Finally, archive your story-specific search streams using HootSuite’s archive feature. This allows you to store the valuable information you gathered and reference it later for follow-up articles or recaps.

Is traditional journalism going extinct? Share your thoughts with us by commenting below.

Four Ways Social Media is Changing Journalism – Yahoo! Small Business Advisor.

Categorías: medios

El whatsapp de Susana: “Accidente. Ni sé si saldré. Me ahogo. Aplastada” – EL PAÍS

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 “Accidente. Ni sé si saldré. Me ahogo. Aplastada”. Es el whatsApp que Susana Relaño, de 46 años, envió a su marido a las 20.45 del pasado miércoles desde el tren siniestrado en Santiago. “Yo la esperaba en A Coruña y cuando avisé en la estación aún no sabían que el tren había descarrilado. A los cinco minutos mi mujer me envió otro mensaje de WhatsApp que decía: “Estoy a salvo”.

Arcadio cuenta cómo fueron los cinco minutos más largos de su vida al lado de su mujer, que milagrosamente salió con apenas unos rasguños en las piernas y ya ha sido dada de alta en el hospital de La Rosaleda de Santiago.

Aún no se lo creen. Solo el bolso de Susana, lleno de sangre, demuestra que estuvo allí, en el octavo vagón de un tren siniestrado en el que 78 personas murieron y ella, milagrosamente, logró sobrevivir. Ahora se van a pasar el fin de semana a Santander, a celebrar que han vuelto a nacer.

El whatsapp de Susana: “Accidente. Ni sé si saldré. Me ahogo. Aplastada” | Galicia | EL PAÍS.

Categorías: tecnologia

Consumers Less Willing to Pay for Content as Free Apps Surge – Mac Rumors

According to a new report from mobile analytics firm Flurry, free apps supported by ads and/or in-app purchases are becoming an increasingly popular choice for developers and consumers alike, with 90% of iOS apps now being offered for free. In 2012, that number was just 84%, marking a 6% increase over the past year.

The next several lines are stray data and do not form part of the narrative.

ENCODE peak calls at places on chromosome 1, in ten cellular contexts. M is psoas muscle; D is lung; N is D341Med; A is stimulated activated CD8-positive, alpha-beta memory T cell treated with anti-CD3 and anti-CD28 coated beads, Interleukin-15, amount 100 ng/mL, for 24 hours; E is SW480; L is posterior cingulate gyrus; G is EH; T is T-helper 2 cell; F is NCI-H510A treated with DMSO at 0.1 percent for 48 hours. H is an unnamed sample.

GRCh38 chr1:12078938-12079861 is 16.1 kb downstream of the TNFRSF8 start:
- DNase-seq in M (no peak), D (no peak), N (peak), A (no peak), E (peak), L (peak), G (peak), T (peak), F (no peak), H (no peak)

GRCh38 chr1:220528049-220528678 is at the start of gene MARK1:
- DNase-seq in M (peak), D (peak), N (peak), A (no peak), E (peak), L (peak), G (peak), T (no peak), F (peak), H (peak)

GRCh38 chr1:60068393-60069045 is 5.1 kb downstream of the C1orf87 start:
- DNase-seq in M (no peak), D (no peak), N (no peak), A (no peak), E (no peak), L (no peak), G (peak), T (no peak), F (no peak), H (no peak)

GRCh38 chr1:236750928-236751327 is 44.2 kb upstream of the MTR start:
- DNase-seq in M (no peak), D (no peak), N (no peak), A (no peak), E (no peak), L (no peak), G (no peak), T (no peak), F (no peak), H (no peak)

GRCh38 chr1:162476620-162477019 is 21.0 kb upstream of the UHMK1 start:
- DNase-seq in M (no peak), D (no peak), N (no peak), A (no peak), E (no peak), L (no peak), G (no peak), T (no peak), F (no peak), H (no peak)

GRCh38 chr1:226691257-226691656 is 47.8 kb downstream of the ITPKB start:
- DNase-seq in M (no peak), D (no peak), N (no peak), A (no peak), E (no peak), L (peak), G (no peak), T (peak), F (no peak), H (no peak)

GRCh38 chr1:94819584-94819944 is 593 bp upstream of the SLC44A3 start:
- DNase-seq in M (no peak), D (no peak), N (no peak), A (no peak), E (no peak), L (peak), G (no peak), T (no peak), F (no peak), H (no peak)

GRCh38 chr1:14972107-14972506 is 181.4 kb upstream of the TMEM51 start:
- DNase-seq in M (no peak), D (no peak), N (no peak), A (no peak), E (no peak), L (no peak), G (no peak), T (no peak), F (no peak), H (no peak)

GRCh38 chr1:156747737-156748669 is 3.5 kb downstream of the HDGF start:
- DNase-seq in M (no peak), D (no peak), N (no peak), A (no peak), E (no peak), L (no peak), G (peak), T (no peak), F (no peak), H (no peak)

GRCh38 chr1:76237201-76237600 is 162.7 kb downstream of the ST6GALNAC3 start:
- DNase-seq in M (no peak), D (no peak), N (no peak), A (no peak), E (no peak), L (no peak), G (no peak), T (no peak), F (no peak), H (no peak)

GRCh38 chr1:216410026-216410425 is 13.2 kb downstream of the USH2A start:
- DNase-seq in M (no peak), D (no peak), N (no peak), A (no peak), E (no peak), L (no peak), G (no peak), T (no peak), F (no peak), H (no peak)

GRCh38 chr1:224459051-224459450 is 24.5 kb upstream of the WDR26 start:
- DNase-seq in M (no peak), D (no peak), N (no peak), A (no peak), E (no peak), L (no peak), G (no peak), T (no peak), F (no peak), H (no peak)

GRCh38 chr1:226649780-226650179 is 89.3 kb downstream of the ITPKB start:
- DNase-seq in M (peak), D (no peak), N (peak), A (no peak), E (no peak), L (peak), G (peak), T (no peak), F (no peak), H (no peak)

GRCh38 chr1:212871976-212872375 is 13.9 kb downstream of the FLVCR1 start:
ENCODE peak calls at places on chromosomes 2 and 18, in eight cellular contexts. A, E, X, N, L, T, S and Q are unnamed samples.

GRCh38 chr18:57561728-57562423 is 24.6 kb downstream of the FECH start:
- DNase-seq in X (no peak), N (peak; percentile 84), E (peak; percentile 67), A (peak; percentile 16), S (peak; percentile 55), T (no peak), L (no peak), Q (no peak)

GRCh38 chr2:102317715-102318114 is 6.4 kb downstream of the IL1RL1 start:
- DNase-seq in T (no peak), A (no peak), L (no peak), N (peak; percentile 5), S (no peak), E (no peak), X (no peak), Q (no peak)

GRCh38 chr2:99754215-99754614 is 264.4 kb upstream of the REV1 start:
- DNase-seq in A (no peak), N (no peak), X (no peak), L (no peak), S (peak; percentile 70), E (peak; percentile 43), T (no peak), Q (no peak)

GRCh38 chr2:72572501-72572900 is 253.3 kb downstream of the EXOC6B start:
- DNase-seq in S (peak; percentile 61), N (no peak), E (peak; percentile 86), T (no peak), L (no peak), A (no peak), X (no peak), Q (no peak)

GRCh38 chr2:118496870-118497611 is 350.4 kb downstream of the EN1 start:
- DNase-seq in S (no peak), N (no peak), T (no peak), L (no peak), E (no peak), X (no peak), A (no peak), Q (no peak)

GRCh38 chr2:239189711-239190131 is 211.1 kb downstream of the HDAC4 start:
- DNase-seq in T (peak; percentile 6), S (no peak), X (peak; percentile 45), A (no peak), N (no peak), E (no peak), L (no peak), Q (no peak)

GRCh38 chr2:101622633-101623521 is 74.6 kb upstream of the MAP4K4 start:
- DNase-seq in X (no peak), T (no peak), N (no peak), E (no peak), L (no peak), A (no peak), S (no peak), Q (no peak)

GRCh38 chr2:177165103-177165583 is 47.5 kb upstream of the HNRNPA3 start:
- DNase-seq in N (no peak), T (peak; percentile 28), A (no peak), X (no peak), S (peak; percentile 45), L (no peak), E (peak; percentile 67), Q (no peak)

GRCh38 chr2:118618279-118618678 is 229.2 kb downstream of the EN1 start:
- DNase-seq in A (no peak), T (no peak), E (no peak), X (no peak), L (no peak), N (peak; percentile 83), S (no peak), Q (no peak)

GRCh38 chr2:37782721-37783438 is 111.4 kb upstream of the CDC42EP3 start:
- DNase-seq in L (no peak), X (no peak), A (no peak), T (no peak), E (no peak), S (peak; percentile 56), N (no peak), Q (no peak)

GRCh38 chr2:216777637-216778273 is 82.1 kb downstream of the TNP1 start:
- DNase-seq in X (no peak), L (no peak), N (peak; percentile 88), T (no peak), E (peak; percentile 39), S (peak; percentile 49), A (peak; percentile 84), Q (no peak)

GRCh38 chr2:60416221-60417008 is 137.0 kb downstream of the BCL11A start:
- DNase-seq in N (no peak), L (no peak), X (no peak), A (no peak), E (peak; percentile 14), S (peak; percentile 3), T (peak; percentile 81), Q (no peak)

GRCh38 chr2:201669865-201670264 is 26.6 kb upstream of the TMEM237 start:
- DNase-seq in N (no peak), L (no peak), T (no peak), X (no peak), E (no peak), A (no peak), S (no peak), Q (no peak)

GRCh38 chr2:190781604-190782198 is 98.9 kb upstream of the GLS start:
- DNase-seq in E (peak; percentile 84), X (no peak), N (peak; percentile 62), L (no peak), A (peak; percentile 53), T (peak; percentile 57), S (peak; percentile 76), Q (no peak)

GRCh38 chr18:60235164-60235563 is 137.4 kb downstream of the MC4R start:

freeapps

Some might argue that this supports the idea that “content wants to be free”. We don’t see it quite that way. Instead, we simply see this as the outcome of consumer choice: people want free content more than they want to avoid ads or to have the absolute highest quality content possible.

Flurry also compared the pricing of both Android apps and iPhone and iPad apps, finding that iOS users are generally more willing to pay for content. The average Android app price as of April 2013 was $0.06, while the average iPhone app price was $0.19. 

iPad apps have traditionally been more expensive with developers charging a higher premium for more screen real estate, which caused the average iPad app price to be a good deal higher than Android or iPhone apps at $0.50. iPad apps, on average, are priced 2.5 times higher than iPhone apps and eight times higher than Android apps. 

appprices
Due to the uptick in free apps, Flurry suggests that consumer behavior indicates ad-supported content will continue to surge, and that ads in apps are a “sure thing for the foreseeable future.” 

Flurry collects its data from the more than 350,000 people that access its Flurry Analytics tools.

Consumers Less Willing to Pay for Content as Free Apps Surge – Mac Rumors.

Categorías: dinero

A New Way for Musicians to Make Money on YouTube – Businessweek

In 2001, composer Scott Schreer wrote a roughly two-minute saxophone-heavy acid jazz instrumental called Love Doctor, and the song lives in an online catalogue of music that he licenses to film and TV producers. It also exists in some 1,500 YouTube (GOOG) videos that used the song without paying for the rights. Hunting those stray recordings and trying to collect licensing fees has never been worth most musicians’ trouble. In May, however, Schreer started getting paid by the former freeloaders.

Love Doctor and Schreer’s library of about 1,700 other tunes now bring his company about $30,000 per month from their use in YouTube videos. He’s the test case for a New York startup called Audiam that says it can help artists profit when others use their music. Jeff Price, Audiam’s founder and a friend of Schreer’s, pitches musicians like this: “Let’s go find you money that already exists.”